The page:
Cube rotated with 0163 face at back
Top layer from above
01   000 100
74   010 110
Bottom layer from above
36   001 101
25   011 111


# Ruby, Rev 0 63

29.downto(0){|c|p c>5?1154510>>c-6&1:[c,c^1,c|6,c|6,(c+3)%6,c]}


Using hardcoding of the coordinates data to give flexibility in picking the corners. There are 54 digits in the output, meaning that the naive solution would have 63-54=9 bytes available for code. As I can't think of a way to insert spaces in 9 bytes, I believe this is shorter than the naive solution.

4---7
|  /|
| / |
|/  |
1---0---7
|  /|  /|
| / | / |
|/  |/  |
6---3---2---7
|  /|  /|
| / | / |
|/  |/  |
6---5---4
|  /|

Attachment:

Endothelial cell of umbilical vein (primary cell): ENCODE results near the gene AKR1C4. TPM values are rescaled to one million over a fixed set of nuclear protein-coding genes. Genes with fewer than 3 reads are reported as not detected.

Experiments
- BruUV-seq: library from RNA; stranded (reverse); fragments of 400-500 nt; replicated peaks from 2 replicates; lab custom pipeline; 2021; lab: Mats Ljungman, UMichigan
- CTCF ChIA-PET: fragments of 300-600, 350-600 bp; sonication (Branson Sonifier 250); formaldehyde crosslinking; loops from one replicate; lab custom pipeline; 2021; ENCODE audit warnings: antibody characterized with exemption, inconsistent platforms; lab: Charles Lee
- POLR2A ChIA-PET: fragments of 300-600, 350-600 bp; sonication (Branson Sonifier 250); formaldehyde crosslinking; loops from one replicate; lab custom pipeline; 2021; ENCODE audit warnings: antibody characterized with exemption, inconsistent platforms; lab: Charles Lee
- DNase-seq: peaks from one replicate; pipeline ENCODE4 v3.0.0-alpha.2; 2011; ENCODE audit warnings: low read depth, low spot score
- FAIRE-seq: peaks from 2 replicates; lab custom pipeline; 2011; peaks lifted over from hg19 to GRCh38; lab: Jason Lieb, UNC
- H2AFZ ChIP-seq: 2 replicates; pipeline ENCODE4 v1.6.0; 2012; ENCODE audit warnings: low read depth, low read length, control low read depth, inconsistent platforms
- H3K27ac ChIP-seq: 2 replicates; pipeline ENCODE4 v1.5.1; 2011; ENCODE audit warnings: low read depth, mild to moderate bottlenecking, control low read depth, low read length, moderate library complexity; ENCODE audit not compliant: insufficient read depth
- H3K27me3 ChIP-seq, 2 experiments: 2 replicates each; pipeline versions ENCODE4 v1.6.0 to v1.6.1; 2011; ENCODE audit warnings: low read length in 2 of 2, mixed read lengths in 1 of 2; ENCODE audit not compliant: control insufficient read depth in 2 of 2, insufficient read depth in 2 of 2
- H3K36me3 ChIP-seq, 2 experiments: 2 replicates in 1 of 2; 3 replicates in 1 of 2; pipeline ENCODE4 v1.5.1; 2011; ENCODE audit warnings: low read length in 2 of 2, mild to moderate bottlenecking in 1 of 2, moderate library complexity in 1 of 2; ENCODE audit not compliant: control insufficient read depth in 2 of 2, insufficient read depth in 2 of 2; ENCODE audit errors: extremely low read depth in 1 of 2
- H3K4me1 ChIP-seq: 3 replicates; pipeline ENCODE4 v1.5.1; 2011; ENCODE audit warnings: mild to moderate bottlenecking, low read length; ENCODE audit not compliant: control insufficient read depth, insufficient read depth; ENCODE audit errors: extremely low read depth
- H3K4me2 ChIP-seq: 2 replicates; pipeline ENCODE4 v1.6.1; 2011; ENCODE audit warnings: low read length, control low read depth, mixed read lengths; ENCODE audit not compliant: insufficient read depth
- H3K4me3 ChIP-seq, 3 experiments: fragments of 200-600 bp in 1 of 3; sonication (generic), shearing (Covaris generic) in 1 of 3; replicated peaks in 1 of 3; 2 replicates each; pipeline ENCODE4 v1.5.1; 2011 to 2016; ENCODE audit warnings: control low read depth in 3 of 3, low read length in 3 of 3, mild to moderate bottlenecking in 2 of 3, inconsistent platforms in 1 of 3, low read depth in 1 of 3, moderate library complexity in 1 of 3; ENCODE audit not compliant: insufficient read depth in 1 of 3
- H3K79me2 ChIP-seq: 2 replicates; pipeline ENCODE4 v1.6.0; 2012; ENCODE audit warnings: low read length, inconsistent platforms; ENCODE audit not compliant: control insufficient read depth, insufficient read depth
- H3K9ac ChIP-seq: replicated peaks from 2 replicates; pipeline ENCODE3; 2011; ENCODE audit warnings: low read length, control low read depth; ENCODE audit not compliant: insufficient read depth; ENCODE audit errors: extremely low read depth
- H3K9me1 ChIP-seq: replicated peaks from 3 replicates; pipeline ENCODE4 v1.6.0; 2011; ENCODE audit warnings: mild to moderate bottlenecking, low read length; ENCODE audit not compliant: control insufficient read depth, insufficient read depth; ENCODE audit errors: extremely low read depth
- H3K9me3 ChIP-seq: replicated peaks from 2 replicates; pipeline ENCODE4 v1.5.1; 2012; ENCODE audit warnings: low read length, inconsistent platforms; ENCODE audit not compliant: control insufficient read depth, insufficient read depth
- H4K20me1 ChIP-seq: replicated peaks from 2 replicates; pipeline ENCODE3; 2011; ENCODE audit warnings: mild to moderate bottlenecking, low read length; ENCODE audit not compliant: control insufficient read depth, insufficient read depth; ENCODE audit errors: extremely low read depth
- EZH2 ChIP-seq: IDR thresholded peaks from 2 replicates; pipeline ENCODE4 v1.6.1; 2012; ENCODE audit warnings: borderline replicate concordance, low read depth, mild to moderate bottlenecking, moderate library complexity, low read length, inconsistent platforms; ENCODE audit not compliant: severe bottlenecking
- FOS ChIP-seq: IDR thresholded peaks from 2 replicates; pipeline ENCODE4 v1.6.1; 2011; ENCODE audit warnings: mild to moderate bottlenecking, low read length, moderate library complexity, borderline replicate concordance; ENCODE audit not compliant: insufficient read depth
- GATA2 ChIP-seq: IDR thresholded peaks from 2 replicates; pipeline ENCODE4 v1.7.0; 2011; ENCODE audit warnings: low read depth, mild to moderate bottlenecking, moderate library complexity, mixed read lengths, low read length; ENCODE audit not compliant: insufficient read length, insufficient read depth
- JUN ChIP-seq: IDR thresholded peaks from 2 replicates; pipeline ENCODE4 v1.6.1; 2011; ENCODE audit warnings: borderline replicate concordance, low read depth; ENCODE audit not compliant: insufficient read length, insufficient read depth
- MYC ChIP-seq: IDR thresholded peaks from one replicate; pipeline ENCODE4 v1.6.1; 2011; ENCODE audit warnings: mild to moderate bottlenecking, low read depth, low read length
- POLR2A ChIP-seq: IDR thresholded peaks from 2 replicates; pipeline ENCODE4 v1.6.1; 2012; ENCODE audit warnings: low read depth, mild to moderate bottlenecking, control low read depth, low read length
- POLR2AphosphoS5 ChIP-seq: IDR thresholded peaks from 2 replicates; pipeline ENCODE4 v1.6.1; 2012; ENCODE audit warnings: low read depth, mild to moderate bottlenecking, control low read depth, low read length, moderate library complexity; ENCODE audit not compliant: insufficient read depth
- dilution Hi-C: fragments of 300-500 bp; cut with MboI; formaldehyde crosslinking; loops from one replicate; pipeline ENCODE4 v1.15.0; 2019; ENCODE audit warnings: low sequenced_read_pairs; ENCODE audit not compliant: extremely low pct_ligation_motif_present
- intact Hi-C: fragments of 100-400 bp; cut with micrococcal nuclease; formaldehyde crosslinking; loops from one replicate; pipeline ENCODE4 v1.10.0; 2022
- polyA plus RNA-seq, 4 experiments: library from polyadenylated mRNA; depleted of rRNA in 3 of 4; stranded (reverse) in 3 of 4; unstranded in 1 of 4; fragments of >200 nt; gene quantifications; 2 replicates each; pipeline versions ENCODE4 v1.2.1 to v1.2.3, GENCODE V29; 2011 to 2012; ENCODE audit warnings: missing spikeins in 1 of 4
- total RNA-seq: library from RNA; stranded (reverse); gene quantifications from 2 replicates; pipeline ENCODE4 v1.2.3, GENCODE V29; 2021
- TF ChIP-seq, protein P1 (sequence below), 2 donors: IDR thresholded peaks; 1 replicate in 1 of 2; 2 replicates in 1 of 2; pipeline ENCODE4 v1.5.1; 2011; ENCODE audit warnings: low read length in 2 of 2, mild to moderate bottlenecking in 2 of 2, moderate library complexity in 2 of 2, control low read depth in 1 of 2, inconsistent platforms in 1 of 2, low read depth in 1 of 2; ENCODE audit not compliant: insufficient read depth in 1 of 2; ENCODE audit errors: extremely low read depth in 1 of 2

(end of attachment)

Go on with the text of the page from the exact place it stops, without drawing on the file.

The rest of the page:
| / |
|/  |
6---1


Output

0
0
0
1
0
0
0
1
1
0
0
1
1
1
0
1
1
1
0
0
1
1
1
0
[5, 4, 7, 7, 2, 5]
[4, 5, 6, 6, 1, 4]
[3, 2, 7, 7, 0, 3]
[2, 3, 6, 6, 5, 2]
[1, 0, 7, 7, 4, 1]
[0, 1, 6, 6, 3, 0]

• I really like the incorporation of @Runer112 's method Commented Oct 20, 2015 at 15:35
• @donbright I was the first one to think of putting the first 6 vertices on the equator and the last 2 on the poles in that previous question, which is why my C answer is the most popular answer. I had the 6 vertices in sequential order. Runer112 deserves some credit for his reordering of the 6 vertices on the equator. I had to modify the face order for Ruby on the previous question, but the vertex order is indeed identical to Runer112's. Phinotphi's alternative reordering of the 6 vertices on the equator would have given me equal length on the previous question, but would be longer on this one Commented Oct 20, 2015 at 20:37
• wow awesome... thanks for the detailed explanation... very interesting. i should have allowed input then it would have been a better challenge. Commented Oct 21, 2015 at 1:53